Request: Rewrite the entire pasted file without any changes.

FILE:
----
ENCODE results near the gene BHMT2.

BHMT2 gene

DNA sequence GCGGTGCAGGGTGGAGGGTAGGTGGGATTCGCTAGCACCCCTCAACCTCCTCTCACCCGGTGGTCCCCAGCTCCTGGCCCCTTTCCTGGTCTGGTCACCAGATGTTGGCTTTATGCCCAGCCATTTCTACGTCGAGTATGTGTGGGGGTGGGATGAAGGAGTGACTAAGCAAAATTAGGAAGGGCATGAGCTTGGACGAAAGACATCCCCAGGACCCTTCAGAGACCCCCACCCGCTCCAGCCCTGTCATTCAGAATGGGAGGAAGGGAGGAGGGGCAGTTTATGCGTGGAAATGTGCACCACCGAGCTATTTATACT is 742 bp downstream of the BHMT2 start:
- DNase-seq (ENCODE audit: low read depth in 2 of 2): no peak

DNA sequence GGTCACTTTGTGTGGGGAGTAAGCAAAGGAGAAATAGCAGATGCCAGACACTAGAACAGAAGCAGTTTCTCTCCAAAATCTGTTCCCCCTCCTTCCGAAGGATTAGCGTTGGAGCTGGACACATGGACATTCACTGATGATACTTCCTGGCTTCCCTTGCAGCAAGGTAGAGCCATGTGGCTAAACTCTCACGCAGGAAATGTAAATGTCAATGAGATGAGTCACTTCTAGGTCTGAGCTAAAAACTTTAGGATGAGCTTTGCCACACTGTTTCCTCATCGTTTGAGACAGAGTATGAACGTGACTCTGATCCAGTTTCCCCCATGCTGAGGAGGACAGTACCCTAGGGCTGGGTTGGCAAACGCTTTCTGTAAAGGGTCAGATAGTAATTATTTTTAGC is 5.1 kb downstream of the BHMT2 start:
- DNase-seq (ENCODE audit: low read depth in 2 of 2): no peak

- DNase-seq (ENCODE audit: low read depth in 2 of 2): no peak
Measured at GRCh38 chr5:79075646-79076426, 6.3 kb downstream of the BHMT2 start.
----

ENCODE results near the gene BHMT2.

BHMT2 gene

DNA sequence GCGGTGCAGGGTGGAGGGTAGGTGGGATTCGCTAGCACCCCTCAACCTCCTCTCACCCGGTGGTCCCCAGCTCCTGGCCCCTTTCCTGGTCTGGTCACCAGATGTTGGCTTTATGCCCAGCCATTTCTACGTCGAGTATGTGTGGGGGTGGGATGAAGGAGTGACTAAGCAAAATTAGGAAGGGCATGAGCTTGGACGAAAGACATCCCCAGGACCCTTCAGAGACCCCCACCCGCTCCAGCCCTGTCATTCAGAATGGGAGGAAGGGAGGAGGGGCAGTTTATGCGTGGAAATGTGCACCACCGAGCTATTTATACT is 742 bp downstream of the BHMT2 start:
- DNase-seq (ENCODE audit: low read depth in 2 of 2): no peak

DNA sequence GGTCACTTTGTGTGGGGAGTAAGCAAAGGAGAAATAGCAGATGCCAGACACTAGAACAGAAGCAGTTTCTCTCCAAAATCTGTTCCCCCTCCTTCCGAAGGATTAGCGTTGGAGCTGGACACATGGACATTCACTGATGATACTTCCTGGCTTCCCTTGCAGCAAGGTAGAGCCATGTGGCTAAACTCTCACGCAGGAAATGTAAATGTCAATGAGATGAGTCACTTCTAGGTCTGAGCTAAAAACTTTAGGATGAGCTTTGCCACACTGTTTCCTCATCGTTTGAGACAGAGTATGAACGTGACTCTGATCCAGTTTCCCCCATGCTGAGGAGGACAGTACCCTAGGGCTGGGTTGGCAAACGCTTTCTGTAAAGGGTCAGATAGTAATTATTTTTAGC is 5.1 kb downstream of the BHMT2 start:
- DNase-seq (ENCODE audit: low read depth in 2 of 2): no peak

- DNase-seq (ENCODE audit: low read depth in 2 of 2): no peak
Measured at GRCh38 chr5:79075646-79076426, 6.3 kb downstream of the BHMT2 start.